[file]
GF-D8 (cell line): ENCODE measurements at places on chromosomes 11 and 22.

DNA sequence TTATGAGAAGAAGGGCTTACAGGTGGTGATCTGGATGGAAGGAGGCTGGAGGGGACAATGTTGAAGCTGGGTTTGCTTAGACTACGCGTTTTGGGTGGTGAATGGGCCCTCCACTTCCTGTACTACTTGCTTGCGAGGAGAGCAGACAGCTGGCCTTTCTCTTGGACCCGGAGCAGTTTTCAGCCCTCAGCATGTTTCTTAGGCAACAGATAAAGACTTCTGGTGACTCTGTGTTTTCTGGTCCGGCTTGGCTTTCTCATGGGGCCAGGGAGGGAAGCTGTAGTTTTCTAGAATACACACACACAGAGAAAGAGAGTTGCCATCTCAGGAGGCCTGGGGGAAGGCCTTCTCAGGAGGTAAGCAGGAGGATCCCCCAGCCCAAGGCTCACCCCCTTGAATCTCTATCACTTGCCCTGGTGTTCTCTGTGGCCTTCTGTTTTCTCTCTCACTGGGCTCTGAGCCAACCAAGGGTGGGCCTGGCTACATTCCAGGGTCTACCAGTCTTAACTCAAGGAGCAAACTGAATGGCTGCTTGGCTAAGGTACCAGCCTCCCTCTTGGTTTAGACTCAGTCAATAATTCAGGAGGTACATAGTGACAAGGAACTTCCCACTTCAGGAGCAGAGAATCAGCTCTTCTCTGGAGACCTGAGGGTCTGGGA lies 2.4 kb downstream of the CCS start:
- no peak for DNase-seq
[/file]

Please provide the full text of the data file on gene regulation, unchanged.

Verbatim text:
GF-D8 (cell line): ENCODE measurements at places on chromosomes 11 and 22.

DNA sequence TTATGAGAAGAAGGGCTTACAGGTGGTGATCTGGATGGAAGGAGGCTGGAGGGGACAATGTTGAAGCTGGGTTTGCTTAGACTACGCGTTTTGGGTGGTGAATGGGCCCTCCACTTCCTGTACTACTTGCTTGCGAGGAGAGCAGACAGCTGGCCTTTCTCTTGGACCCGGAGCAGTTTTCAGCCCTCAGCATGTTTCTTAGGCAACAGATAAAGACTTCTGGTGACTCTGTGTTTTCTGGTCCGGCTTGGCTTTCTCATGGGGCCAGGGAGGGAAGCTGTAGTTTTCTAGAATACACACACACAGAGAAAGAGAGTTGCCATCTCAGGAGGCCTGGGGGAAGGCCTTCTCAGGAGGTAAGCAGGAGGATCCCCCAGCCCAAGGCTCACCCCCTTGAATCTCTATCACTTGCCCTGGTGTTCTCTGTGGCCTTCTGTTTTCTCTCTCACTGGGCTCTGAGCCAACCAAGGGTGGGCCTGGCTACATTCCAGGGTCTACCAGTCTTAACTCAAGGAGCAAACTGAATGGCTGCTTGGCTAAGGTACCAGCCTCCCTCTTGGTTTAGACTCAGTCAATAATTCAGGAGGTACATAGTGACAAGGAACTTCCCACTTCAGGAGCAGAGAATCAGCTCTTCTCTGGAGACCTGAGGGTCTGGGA lies 2.4 kb downstream of the CCS start:
- no peak for DNase-seq